Getting back to strikeouts again, reader M.P. chimed in with another observation:
One thing that seems noteworthy is that the top two rates for career percentage K rate are actually higher than the all-time season tops. I cannot think of a single other stat where that is the case-nor even many where it is feasible. What a strange stat!
I think this is another effect of the selection bias attendant to the minimums we set last time, and the fact that, for hitters, strikeouts are a negative stat; even if you're in the camp that says that a strikeout is just another out, a high-strikeout hitter is someone who's adept at making that certain kind of out. So you're likely to see careers where that player's playing time at the major league level comes in smaller pieces than, say, a hitter who's extremely adept at hitting home runs.
For example, setting the leaderboard's minimums to 400 plate appearances, rather than 500, yields an entirely new set of leaders:
Season Strikeout Rate, 1959-Present (min. 400 PA) Year Player Pos G PA K K Rate 1. 1997 Melvin Nieves RF 114 405 157 38.77% 2. 1987 Bo Jackson LF 116 434 158 36.41% 3. 2002 Russell Branyan LF 128 435 151 34.71% 4. 2002 Jared Sandberg 3B 101 401 139 34.66% 5. 1963 Dave Nicholson LF 125 520 175 33.65% 6. 1987 Rob Deer LF 134 566 186 32.86% 7. 1986 Rob Deer RF 134 546 179 32.78% 8. 1988 Pete Incaviglia LF 115 467 153 32.76% 9. 1996 Melvin Nieves RF 120 484 158 32.65% 10. 1991 Rob Deer RF 133 539 175 32.47%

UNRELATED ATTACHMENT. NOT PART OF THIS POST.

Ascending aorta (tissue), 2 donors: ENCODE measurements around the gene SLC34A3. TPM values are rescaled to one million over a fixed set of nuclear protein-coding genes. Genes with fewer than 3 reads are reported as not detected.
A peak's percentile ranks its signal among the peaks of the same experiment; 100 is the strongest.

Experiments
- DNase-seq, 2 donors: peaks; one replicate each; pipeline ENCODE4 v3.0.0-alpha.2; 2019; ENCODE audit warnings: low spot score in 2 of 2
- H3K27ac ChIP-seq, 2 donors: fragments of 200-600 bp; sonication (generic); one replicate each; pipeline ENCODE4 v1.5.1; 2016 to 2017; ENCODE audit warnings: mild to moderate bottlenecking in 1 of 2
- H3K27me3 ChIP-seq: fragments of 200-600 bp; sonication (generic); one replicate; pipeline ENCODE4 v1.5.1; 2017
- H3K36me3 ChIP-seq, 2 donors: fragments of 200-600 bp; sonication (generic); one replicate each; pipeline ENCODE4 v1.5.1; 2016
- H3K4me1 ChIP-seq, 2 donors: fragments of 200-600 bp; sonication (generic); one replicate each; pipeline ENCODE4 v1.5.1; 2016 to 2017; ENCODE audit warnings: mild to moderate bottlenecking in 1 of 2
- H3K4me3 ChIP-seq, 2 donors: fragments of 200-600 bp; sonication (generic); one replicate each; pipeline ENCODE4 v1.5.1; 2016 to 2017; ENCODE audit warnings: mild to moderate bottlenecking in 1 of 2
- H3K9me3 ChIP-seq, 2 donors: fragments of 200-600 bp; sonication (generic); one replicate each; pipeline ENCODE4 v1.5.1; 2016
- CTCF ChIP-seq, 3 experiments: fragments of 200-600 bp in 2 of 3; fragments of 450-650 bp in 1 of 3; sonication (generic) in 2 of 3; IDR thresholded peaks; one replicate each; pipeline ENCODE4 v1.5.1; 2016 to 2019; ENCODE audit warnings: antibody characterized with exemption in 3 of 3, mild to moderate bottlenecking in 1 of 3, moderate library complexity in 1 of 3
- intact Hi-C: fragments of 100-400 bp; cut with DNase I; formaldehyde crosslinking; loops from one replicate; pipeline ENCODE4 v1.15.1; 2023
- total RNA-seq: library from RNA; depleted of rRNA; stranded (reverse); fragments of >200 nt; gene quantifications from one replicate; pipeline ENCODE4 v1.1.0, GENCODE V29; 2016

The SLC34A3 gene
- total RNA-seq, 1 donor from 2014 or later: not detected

As you can see, lowering the threshold drops the protagonist of last week's column, Dave Nicholson, into fifth place. In the interest of saving space, I'm linking the sortable stat reports where lower minimums are set. (WARNING: These are authors-only "all years" searches, that are, for most intents and purposes, "read only" reports; sadly, you won't be able to perform any "all years" searches of your own, you'll only be able to look at the ones that I've already set up. Sorry for the inconvenience.) At 300 plate appearances, Nicholson's 1963 season drops to tenth place, and lower the threshhold down to 200 plate appearances, seventeenth place.